This post first appeared a decade ago, in March 2012. Since then – from my perspective – things have only gotten worse. Forty years ago, I habitually read The New York Times from cover to cover. I trusted the writers who were committed to writing the truth and to attributing their facts to sources. Today, I have little trust and faith in the media. Fifty years ago, I had no knowledge if Huntley and Brinkley, Walter Cronkite, or Peter Jennings were Republicans or Democrats, but I believed they were reporting the truth as accurately as they were aware of it.
Last Friday, I viewed an interesting film, “To Save a Life” that opened with a young, friendless boy walking into his high school, firing a handgun into the air to get everyone’s attention, and then turning the gun upon himself…
One year ago, Arizona Congresswoman Gabrielle Giffords was seriously shot in the head less than five miles from my home…
This morning, my daughter-in-law called Mrs. tVM to express her concern about an incident of vandalism at the high school not far from her home…
Later in the day, Mrs. tVM reported to me the Chardin High School shooting incident near Cleveland that claimed the life of one student a week ago… I wasn’t even aware of this and countless other incidents of violence and vandalism whose significance was dwarfed by the celebrity passing of what’s-her-name… then there is the incident in Jacksonville, Florida today at Episcopal High School where a fired Spanish teacher killed the headmaster…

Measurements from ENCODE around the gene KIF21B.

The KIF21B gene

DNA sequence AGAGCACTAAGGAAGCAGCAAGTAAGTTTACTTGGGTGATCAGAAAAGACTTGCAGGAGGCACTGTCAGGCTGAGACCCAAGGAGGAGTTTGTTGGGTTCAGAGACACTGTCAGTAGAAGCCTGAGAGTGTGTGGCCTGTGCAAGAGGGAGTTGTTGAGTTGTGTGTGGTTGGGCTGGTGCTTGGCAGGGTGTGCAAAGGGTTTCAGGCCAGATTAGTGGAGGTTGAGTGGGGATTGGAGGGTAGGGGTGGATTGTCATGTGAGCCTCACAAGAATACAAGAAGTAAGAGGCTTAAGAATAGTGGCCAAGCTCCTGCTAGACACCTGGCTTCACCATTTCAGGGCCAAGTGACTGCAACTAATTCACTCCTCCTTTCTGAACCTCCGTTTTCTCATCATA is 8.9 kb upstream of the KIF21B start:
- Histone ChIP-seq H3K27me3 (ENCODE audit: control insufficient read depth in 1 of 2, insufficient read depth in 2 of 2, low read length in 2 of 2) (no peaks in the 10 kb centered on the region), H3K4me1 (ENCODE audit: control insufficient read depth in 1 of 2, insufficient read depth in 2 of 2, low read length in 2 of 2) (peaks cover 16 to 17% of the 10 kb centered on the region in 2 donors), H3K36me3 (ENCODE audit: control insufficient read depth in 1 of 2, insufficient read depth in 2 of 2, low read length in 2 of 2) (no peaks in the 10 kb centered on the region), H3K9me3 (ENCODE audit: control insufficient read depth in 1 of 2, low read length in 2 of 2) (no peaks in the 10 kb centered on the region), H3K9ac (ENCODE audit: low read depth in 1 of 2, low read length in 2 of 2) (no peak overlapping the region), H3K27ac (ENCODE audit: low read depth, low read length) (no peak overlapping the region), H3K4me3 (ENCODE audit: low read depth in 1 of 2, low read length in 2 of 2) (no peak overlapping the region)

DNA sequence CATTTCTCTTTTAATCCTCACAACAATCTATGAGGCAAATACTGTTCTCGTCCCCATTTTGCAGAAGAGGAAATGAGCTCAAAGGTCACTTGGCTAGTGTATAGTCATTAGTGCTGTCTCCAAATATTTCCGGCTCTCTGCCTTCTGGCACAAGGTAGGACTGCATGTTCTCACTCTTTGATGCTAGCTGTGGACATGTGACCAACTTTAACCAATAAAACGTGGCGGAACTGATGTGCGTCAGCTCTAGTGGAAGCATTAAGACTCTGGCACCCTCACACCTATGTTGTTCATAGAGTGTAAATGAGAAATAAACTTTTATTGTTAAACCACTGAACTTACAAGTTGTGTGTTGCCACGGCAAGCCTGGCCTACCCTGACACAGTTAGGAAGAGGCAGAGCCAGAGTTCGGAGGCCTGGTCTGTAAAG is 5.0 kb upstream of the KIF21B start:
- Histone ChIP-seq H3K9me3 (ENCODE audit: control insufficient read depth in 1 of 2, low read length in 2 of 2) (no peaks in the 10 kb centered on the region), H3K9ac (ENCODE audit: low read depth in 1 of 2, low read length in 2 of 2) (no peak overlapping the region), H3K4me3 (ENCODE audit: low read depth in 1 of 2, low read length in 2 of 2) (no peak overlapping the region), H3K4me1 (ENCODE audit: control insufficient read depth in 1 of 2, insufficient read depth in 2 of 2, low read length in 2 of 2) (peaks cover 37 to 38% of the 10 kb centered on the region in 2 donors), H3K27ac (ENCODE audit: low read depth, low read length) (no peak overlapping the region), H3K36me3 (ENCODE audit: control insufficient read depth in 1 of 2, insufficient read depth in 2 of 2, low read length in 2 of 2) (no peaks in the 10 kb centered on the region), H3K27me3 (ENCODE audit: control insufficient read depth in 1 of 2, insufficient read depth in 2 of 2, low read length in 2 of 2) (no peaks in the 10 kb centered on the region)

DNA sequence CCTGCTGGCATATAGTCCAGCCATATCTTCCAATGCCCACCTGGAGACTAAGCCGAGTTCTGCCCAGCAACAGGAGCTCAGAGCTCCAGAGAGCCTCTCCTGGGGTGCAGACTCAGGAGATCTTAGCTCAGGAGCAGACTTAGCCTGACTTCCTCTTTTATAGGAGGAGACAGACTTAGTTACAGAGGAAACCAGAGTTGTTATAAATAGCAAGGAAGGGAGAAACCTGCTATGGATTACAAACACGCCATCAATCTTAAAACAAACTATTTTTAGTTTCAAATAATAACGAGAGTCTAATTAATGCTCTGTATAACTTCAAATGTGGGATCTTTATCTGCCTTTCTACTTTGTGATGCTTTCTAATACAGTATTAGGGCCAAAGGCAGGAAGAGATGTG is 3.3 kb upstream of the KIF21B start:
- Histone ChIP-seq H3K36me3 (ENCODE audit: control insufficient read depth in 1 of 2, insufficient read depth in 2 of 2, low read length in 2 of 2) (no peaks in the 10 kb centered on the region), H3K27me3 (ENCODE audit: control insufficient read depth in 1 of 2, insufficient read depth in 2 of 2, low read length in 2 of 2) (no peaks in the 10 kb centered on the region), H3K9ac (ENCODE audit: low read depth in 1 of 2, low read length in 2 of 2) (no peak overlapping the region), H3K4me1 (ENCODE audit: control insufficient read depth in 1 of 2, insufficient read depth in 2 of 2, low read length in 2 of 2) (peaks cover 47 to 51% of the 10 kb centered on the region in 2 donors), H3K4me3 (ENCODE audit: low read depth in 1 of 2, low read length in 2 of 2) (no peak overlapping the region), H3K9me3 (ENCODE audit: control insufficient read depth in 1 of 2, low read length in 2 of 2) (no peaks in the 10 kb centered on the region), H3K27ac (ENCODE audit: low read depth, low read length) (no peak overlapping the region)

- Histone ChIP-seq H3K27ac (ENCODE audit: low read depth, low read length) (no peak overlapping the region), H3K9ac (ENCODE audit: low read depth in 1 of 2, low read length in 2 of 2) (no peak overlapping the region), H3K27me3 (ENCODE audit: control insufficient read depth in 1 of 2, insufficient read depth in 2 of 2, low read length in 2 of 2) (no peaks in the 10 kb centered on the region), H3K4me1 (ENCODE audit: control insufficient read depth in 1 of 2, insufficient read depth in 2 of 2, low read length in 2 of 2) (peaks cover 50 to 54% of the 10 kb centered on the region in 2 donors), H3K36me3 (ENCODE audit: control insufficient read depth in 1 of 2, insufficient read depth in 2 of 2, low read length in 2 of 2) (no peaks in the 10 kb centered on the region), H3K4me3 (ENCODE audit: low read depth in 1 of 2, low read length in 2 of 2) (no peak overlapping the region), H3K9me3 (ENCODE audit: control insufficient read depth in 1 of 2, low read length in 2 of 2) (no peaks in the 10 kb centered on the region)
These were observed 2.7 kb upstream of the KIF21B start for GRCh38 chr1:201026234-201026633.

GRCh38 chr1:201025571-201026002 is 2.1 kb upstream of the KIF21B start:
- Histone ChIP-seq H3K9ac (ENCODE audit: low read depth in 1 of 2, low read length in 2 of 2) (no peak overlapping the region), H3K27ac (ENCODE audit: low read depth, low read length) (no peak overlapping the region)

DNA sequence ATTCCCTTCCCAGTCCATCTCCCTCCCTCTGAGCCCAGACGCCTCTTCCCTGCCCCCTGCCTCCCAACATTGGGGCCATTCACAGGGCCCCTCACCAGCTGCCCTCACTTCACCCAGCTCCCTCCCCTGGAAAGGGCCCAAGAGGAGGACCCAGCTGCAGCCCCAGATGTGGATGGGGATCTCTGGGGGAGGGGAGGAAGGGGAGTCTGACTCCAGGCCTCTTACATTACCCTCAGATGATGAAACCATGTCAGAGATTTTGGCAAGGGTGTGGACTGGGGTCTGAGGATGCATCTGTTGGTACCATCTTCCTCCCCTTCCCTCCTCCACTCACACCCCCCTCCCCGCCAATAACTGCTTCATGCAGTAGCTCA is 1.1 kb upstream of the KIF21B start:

These incidents bring to mind Socrates Test of Three:
Truth, Goodness, and Usefulness.
It makes no difference to me whether or not Socrates actually developed this test, said it or lived it. Regardless of its source, the value of the test is fundamental. As the story goes, Socrates advises that you apply this test before you repeat a rumor.
- Is it true? If it’s not, keep your mouth shut.
- Is it good? If it’s not, don’t repeat it if you are not certain it is true.
- Is it useful? If what you are about to say is neither true, good or useful, there is no point in repeating it.
I propose applying similar logic to vandalism and violence.
If the graffiti you are about to write on the school wall is untrue, save your chalk and paint, and seek better words to write.
If the action you are about to take is not a good action, rather bad and hurtful, hold your hand and stay the action.
If the action serves no useful purpose to anyone other than your selfish self, don’t do it. Toss it out the window.
Now go back and think of true, good and useful things you can do with you time and resources that will benefit those around you. Rather than writing obscenities on a school wall, if you are compelled to write something, write, “God is Love” on the sidewalk or the blacktop so that all who pass this way can read it. Those three words are true, good and useful to all who read them.